Take the 2-minute tour ×
Mathematics Stack Exchange is a question and answer site for people studying math at any level and professionals in related fields. It's 100% free, no registration required.

Say you are writing a mathematical modeling paper in a science journal. How do you write your variable and parameter definitions in paragraph form so that you keep active voice but do not sound repetitive. For example

"$x$ is the average rate of change of ..."

Variable name followed by "is" sounds correct, but this must be frowned upon due to capitalization issues. Perhaps you could write,

"The average rate of change of ... is [called] $x$"

This is passive voice. We tend to use in proofs,

"Let $x$ be the rate of change of ..."

But this gets repetitive fast if you are writing in paragraph form. My guess is that this is more of an issue for applied mathematicians writing for non-math audiences.

share|improve this question
1  
This is something I think one learns in time. I reread my first (and thus far only) paper a few weeks ago and noticed that I was very repetitive. It's not easy to be precise and not repetitive but the best authors manage to do it with plenty of experience. Try reading some of the heavyweights in certain fields, like Rudin or Lee, and see how their prose is. It might help. –  Cameron Williams Feb 2 at 2:03
1  
By the way, "The average rate of change is $x$" is not passive voice, though "The average rate of change is called $x$" arguably is. In any case, there's no reason not to use the passive voice here. –  ShreevatsaR Feb 2 at 2:45
add comment

2 Answers 2

up vote 2 down vote accepted

Repetition is actually not that bad. It certainly is better than elegant variation. A collection of all the typical linguistic constructions used in mathematics can be found in Jerzy Trzeciak's Writing Mathematical Papers in English.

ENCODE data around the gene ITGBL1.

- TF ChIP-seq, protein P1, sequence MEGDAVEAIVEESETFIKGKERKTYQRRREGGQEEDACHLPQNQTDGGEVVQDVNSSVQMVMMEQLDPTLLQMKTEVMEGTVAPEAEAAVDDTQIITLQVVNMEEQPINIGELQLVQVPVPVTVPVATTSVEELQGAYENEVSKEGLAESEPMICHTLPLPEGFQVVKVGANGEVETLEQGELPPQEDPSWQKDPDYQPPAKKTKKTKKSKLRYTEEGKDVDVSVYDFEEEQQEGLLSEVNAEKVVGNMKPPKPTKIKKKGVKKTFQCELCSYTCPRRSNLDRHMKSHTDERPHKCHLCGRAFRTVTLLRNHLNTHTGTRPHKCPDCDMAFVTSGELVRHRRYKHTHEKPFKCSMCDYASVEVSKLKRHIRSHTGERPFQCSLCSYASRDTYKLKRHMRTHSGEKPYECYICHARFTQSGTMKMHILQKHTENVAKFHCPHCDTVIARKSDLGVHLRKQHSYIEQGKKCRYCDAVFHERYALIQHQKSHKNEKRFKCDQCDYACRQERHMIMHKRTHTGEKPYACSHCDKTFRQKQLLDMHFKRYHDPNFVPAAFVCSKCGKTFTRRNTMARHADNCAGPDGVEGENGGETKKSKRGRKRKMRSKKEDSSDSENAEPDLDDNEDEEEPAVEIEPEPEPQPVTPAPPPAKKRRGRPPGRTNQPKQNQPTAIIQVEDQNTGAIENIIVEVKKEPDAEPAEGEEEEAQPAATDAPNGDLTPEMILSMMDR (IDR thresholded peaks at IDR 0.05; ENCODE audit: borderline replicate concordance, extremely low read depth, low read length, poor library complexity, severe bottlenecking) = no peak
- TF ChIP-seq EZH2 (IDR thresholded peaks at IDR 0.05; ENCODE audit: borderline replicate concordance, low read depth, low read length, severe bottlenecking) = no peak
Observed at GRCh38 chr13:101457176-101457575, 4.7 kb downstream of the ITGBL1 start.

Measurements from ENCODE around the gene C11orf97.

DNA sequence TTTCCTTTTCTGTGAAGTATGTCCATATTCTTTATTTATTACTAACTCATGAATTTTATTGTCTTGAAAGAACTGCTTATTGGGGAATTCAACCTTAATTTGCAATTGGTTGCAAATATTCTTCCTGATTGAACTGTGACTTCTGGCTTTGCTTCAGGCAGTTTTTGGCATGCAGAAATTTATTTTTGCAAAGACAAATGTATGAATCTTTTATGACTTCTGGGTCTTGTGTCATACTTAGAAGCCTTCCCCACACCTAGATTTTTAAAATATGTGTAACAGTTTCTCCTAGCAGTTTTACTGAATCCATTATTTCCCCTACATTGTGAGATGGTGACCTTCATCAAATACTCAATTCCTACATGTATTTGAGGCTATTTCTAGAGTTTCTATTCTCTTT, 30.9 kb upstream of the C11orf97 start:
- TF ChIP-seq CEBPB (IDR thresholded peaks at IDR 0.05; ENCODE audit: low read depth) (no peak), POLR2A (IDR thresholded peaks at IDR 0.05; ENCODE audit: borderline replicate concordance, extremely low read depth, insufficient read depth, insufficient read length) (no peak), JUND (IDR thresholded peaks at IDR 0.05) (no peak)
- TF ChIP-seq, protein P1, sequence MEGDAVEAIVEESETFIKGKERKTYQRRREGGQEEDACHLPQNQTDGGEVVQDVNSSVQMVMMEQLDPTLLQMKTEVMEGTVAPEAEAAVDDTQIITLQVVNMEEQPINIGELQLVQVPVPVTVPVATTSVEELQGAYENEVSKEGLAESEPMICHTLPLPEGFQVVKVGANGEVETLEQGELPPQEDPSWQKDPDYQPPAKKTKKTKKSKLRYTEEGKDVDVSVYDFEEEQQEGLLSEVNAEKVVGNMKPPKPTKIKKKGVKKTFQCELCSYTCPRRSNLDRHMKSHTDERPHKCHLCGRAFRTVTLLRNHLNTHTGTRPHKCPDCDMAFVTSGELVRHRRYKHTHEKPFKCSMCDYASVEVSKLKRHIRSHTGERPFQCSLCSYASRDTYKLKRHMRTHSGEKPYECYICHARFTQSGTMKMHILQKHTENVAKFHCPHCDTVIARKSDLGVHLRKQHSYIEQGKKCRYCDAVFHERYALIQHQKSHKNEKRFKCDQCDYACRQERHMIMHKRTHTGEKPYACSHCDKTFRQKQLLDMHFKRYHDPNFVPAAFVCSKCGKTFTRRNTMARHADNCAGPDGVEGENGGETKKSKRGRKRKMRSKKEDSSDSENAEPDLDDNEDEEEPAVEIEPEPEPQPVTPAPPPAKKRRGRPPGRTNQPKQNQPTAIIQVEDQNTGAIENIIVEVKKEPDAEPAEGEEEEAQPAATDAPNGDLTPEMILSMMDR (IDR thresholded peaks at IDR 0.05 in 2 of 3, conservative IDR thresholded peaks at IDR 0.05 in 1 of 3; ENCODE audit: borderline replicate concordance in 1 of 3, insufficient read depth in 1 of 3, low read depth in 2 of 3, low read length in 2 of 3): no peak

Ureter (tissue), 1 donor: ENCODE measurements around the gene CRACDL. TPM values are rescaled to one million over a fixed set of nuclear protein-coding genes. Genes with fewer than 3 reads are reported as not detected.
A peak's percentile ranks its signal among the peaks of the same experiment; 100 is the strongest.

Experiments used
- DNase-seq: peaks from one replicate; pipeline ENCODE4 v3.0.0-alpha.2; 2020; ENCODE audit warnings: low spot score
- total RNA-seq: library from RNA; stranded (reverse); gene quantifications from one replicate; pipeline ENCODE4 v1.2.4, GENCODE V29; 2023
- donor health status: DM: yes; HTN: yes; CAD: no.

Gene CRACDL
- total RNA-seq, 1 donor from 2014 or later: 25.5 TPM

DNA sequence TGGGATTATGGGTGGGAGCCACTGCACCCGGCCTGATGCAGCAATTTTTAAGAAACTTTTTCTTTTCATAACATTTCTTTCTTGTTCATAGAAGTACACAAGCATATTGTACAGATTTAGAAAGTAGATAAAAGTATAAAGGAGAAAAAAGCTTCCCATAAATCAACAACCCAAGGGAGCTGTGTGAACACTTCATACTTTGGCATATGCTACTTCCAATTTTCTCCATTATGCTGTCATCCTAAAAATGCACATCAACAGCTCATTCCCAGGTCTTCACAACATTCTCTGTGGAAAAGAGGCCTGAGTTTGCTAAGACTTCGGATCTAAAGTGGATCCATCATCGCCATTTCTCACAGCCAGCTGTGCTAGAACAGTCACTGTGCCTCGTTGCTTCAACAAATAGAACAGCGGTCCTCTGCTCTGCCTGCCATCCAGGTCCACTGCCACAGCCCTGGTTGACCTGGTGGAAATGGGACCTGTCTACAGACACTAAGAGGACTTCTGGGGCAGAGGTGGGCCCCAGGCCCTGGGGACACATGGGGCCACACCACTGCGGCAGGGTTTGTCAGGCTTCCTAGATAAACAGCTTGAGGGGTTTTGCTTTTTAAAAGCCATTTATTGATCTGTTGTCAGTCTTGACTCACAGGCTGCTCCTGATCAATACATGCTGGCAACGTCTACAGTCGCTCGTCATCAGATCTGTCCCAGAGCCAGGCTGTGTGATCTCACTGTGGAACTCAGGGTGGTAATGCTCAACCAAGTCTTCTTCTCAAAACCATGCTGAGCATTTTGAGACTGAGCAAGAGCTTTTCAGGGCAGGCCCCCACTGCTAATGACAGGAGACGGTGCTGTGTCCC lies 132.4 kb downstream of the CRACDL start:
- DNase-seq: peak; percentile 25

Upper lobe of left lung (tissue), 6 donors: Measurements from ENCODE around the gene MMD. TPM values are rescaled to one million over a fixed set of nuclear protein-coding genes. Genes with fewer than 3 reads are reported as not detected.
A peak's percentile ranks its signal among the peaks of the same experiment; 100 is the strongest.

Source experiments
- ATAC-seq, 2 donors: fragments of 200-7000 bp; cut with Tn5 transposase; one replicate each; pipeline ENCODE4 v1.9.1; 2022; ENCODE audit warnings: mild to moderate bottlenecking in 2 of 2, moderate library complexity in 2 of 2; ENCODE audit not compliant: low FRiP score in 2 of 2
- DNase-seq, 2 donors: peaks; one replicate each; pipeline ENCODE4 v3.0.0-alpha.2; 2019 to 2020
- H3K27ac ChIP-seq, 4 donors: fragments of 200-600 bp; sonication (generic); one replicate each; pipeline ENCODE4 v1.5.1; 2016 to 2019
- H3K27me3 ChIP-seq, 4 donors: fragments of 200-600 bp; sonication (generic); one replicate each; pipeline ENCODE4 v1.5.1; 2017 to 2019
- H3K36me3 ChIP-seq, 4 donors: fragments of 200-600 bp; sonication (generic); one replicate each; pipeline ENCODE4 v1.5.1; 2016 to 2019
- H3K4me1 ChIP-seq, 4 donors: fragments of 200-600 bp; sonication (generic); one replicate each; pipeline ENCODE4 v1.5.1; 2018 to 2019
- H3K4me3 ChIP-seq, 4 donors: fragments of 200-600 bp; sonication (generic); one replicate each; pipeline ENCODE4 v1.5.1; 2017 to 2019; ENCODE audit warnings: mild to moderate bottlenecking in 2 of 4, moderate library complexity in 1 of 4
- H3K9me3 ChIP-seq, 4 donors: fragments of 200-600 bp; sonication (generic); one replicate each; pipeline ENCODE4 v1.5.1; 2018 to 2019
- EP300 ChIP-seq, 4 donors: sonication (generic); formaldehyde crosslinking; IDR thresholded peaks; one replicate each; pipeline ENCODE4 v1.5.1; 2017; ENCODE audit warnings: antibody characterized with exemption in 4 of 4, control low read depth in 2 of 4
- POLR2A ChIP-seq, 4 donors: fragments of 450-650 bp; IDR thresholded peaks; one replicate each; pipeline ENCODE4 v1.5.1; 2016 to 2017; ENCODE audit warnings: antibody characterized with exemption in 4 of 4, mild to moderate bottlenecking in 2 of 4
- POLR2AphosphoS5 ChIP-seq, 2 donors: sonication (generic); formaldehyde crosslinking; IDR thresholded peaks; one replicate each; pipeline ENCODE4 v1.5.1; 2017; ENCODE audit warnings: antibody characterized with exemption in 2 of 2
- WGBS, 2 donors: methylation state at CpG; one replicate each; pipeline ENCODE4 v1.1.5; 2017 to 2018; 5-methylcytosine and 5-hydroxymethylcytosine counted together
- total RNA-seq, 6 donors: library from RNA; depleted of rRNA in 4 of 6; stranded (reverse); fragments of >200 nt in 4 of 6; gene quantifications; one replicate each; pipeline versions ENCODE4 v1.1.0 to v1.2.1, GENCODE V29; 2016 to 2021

share|improve this answer
1  
Additionally, the passive voice is actually not that bad. It has a bad reputation because it allows its users to avoid allocating responsibility for some particular action, but in this case that's exactly what you want. We don't care who called a particular value "x", only that that is what they chose. –  Jules Feb 2 at 9:28
add comment

One of the great things about the English language is that there are so many different ways to say the same thing. So, avoiding repetitiveness should not be too difficult. Here are a few different ways to phrase your example sentence:

(1) Let $x$ be the rate of change ...

(2) Using $x$ to denote the rate of change, ...

(3) Let's use $x$ to represent the rate of change ...

(4) If $x$ is the rate of change, then ...

And, of course, you can get other variants by putting this clause later in the sentence:

(5) We will show that $y = kx$, where $x$ is the rate of change ...

And so on. Bear in mind that this sort of flexibility is often a source of confusion for readers whose native language is not English. If we use different words, this suggests to them that the meaning might be somehow different, too. There is a nagging fear, for example, that "denote" and "represent" might have two different meanings. For this audience, repetition is good, sometimes. So, don't go overboard with the thesaurus.

share|improve this answer
add comment

Your Answer

 
discard

By posting your answer, you agree to the privacy policy and terms of service.

Not the answer you're looking for? Browse other questions tagged or ask your own question.